Time to relax (and play)
“People have different interests when it comes to wellness, and everyone has their own pathway,” says Webber. To that end, guests find a wide range of a la carte wellness offerings, including sound journeys, aromatherapy, crystal healing, energy balancing, hypnotherapy for sleep, Shamanic healing, a slew of yoga classes, tea tastings, and nutrition workshops. There’s also a variety of fitness classes (a morning exercise class is complimentary, others are available at an additional cost), like pilates, core stability, aquatic fitness, and tennis instruction. In season, there are offsite guided hikes, beach excursions, and boat trips around Peconic Bay.
And, of course, there’s the spa, which has the same minimalistic, elemental atmosphere. There are five treatment rooms, infrared and dry saunas, a steam room, plunge pools, an outdoor Watsu pool, roof deck, and a menu with a plethora of body treatments.
Time to eat
Renowned chef Mads Refslund, one of the co-founders of the Danish restaurant Noma, repeatedly named the greatest restaurant in the world, and co-author of “Scraps, Wilt & Weeds: Turning Wasted Food into Plenty,” is the resort’s consulting chef.
Healthy, plant-rich cuisine is the focus of Shou Sugi Ban House’s culinary program, with emphasis on seasonality and sustainability, and heavy use of herbs and spices. For lunch one day, we had grilled shrimp and mussels in a dill and yuzu broth (there were vegetarian options, too), served alongside a grilled avocado with ponzu, and hazelnut chickpea hummus toast. At dinner, we chose grilled salmon, which was served with a endive salad with walnuts and orange dressing, an endive salad with slices of green strawberries, and a bowl of earthy enoki mushrooms served with crunchy bean sprouts and shoyu sauce. If you’re thinking a nice glass of wine would go well (like we were), forget about it; this is a substance-free resort (though they do serve caffeinated coffee in the morning).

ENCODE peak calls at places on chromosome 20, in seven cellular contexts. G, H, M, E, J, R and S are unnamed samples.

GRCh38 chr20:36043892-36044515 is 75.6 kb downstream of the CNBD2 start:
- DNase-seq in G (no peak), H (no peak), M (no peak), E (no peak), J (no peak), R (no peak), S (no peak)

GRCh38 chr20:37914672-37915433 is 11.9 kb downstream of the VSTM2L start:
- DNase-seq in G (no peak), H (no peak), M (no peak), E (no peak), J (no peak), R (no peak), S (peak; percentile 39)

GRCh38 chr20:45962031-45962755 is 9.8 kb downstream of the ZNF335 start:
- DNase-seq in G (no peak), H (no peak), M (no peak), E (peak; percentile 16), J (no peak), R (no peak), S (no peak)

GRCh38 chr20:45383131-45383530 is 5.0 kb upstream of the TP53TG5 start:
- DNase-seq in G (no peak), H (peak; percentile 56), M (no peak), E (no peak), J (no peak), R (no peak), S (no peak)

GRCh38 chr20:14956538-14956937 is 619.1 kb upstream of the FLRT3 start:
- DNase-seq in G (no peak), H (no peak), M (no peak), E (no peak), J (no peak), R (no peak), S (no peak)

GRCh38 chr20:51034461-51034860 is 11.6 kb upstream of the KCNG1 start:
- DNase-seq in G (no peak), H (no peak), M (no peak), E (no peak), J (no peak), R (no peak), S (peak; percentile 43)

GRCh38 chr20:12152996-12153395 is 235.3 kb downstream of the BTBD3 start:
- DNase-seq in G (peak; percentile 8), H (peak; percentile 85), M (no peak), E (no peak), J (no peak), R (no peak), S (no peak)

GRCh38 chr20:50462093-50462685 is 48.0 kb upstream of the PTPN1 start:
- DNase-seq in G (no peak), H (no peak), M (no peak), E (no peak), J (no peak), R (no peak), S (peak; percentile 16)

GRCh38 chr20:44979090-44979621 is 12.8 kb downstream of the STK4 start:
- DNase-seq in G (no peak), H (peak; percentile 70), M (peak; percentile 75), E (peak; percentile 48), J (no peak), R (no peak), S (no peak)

This is a small, Asian-influenced, upscale wellness resort, with topnotch, innovative, and science-based treatments and programming. The staff is encouraging and friendly, and willing to custom-design your stay. But you’ll pay dearly for the experience. Guest suites start at $1,100 per night, including daily breakfast and a morning exercise class. The Sacred Sound Journey costs $225. Private 60-minute access to the hydrotherapy facilities is $200. A 60-minute massage starts at $200.
Apparently, it’s worth it for a lot of people; Shou Sugi Ban House has been popular throughout the pandemic and is gearing up for a busy summer season. “I gave seven sound healing sessions just in the last week or so,” Webber said. “There’s been a lot of trauma in the past year and people are looking for ways to relieve stress. I think we’ve learned that our health is the only true wealth that we have.”
Diane Bair and Pamela Wright can be reached at firstname.lastname@example.org